“Hillsdale keeps its values the same because they are embedded in the mission — a treasured mission that is not ours to alter or ignore,” Whalen said. “Hillsdale College faculty, students, and staff are here in service of the mission, not to bend it on a whim nor according to the idol of the day.
“I know we have students who applied or transferred here because they are worried about other colleges and universities — they became disillusioned about institutions that simply go through the motions.”
Hillsdale’s goal is to prepare, indoctrinate, and produce the next generation of Evangelical culture warriors. Hilldale may be small attendance-wise, but they have an outsized, dangerous influence on the Republican Party. Their goal is to take the United States back for God. Of late, Hillsdale’s focus is on public/charter schools.
Earlier this month, Phil Williams, a reporter for Channel 5 in Nashville, Tennessee reported:
The people trying to get taxpayer funding for those privately-operated schools endorsed by Tennessee Gov. Bill Lee are now trying to convince the public they’re separate from Hillsdale College.
That’s the conservative Michigan college at the center of controversy over its president’s view of public school teachers.
But NewsChannel 5 Investigates has discovered new evidence that reveals the true Hillsdale connection, including more hidden-camera video from the reception hosted by Hillsdale president Larry Arnn for Lee.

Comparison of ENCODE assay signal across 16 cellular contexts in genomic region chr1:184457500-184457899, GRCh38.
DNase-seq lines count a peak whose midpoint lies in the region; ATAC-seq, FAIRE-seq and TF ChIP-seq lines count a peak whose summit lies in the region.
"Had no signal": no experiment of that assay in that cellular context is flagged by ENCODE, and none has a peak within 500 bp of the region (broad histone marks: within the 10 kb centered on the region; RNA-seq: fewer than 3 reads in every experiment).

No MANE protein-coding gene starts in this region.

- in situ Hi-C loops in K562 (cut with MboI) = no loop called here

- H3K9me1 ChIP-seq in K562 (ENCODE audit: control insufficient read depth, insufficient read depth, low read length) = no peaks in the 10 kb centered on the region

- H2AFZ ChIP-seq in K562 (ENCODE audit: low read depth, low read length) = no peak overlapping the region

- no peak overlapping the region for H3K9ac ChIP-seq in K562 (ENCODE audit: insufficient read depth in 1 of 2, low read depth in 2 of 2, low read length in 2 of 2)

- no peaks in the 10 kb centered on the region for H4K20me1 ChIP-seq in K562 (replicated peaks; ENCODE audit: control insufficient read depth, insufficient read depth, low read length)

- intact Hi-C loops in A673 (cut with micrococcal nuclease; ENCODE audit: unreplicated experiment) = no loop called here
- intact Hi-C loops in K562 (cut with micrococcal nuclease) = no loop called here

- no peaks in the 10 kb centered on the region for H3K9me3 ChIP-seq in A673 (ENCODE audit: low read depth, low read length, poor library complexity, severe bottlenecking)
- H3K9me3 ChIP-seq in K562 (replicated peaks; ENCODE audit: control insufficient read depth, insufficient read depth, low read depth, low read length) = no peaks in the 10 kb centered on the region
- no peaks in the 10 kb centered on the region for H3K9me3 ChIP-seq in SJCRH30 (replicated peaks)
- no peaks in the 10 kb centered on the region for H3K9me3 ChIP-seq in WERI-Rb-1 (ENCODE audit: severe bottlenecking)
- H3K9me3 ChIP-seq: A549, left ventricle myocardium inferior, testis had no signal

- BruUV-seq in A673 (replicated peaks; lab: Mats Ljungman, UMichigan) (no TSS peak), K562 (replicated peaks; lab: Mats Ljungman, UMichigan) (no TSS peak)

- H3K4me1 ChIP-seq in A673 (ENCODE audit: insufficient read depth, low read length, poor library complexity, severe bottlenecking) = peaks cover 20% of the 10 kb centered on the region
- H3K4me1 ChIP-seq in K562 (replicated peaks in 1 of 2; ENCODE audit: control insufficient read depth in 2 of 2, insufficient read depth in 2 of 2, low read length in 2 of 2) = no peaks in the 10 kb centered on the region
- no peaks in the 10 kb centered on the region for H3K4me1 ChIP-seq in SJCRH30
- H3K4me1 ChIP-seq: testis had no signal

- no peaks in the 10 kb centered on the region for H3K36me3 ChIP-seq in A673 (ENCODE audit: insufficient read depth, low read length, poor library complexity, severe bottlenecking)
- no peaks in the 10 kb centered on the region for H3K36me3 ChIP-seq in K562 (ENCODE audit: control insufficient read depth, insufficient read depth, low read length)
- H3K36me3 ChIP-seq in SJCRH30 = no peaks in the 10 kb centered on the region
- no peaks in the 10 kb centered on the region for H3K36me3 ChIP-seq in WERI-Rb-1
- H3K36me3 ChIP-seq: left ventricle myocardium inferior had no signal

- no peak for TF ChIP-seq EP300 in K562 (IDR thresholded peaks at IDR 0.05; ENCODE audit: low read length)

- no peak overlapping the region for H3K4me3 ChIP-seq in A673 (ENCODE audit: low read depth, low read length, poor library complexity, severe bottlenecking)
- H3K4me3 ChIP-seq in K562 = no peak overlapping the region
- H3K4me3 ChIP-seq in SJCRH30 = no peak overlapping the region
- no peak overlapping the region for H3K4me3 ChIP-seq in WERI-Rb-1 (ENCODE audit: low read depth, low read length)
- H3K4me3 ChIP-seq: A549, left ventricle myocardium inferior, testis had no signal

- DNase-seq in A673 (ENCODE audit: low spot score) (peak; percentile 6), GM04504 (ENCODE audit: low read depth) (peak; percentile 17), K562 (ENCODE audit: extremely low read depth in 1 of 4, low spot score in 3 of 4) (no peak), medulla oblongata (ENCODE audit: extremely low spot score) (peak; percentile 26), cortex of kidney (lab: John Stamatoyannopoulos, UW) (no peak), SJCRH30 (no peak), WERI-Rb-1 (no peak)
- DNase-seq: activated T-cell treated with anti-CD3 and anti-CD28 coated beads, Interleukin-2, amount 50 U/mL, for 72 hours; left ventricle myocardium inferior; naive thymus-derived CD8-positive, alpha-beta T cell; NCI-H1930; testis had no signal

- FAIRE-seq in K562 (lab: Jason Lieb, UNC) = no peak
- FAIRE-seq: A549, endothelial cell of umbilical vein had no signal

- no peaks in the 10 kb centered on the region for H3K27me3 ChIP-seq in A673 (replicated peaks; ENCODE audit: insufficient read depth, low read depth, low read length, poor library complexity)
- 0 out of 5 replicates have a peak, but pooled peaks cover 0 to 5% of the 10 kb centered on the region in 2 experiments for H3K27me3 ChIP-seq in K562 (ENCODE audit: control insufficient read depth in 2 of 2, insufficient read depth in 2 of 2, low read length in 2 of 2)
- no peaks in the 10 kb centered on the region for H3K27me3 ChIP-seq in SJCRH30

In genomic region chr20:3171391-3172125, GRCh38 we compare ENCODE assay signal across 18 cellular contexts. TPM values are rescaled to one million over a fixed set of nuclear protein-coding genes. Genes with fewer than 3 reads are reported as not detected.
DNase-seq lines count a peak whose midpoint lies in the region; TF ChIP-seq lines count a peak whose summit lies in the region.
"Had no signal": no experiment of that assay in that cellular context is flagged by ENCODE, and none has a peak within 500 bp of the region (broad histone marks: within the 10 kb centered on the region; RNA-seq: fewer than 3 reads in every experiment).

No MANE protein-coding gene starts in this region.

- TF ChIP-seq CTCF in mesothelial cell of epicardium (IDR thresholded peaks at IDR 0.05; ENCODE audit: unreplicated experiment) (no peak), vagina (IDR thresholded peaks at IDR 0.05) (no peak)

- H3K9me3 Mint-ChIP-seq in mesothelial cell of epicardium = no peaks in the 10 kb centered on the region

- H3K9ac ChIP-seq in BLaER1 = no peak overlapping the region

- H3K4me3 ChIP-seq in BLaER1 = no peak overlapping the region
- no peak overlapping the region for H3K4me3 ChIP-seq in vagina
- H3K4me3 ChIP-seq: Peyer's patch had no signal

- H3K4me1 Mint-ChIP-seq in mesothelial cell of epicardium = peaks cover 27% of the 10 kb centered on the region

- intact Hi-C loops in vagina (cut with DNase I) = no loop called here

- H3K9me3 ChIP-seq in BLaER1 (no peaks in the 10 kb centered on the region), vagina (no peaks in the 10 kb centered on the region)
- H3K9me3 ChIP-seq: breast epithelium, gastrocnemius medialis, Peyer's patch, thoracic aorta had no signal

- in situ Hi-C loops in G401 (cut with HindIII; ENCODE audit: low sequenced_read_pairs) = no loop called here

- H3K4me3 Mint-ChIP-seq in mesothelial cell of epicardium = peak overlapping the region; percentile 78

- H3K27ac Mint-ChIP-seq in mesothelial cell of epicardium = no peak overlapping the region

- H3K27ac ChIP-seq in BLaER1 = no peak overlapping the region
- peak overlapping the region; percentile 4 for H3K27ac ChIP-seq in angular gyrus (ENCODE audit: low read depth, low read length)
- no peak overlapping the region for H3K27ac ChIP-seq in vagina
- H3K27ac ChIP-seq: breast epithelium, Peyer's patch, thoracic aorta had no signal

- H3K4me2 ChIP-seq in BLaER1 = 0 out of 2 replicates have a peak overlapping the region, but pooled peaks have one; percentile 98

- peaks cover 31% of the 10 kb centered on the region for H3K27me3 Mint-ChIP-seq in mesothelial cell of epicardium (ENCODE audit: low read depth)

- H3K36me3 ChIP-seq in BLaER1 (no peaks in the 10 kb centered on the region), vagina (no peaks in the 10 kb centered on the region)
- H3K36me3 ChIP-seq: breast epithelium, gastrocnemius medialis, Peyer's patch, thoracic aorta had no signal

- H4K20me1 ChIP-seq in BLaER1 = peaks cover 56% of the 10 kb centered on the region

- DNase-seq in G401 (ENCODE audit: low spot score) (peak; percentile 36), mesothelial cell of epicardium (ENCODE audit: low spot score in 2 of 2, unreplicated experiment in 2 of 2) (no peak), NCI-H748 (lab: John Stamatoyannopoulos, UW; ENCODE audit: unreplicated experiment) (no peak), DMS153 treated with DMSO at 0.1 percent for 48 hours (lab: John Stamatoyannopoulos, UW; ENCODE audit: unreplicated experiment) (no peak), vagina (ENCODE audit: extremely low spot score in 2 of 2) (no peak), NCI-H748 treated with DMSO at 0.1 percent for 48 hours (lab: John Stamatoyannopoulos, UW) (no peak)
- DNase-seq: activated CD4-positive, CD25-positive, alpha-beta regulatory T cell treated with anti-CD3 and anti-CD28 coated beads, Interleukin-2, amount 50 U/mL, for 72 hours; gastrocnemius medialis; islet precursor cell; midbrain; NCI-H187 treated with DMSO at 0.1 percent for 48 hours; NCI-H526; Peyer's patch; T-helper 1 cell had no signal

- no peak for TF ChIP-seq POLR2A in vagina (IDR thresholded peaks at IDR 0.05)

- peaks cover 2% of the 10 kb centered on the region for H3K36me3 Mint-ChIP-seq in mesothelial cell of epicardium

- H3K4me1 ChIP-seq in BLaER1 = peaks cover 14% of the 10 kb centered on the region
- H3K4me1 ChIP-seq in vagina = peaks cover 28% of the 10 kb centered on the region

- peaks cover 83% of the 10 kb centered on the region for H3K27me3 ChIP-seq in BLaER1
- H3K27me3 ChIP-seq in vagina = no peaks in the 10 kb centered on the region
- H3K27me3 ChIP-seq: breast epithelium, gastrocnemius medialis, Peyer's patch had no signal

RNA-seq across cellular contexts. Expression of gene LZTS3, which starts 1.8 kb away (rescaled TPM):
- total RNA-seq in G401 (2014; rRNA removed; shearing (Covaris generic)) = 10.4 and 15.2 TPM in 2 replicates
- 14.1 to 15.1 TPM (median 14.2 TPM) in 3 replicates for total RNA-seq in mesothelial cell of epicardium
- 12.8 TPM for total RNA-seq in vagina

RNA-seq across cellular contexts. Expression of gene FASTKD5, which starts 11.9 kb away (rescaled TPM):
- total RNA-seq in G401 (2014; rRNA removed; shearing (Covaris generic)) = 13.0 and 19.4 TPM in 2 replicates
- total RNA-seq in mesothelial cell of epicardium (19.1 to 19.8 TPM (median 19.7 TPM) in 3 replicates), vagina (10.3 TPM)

That’s the same video where Arnn famously declared that public school teachers come from “the dumbest parts of the dumbest colleges.”
Following the release of that controversial video, three Tennessee school boards voted down applications from the Hillsdale-affiliated American Classical Education to open charter schools in their districts.
American Classical has now appealed to the Tennessee Public Charter School Commission.
Facing a firestorm of criticism across the state, the charter management organization tried to distance itself from Hillsdale.
“They distanced themselves and reassured me that they were not part of Hillsdale, that there was no association or affiliation,” Rutherford County school board chair Tiffany Johnson told NewsChannel 5 Investigates.
And when the Jackson-Madison County school board in West Tennessee rejected the group’s application, American Classical filed an appeal with the state claiming “ACE is a separate organization from Hillsdale College” and “none of those individuals” who appeared before the board “is or ever has been employed by Hillsdale College.”
But go back to the hidden camera video, where Arnn had appeared with Gov. Bill Lee.
“We started a charter management organization because we don’t take any money from the government,” Arnn told the audience.
Here, the Hillsdale president boasted about how, when the charter management organization needed a CEO, he had personally recruited Hillsdale graduate Joel Schellhammer, who had plans for the business world.
“I said, you’re going to have to put that off,” Arnn recounted.
“He said, why? I said you are going to start a charter management organization. And he said, what’s that? And I replied, you’ll figure it out.”
NewsChannel 5 Investigates also obtained a contract that Hillsdale signed with another charter school operator, showing that the college expects to be “the first and primary source of models, resources and guidance” for school operations; that, in the search for a principal, Hillsdale would take the lead and notify the school of the names and contact information for potential candidates; and that Hillsdale would provide teacher education “of a duration, scope and location to be determined by Hillsdale.”
While the contract says the final decisions would rest with the charter school operator, Hillsdale would retain the right to revoke its relationship with the charter school if it did not like those decisions.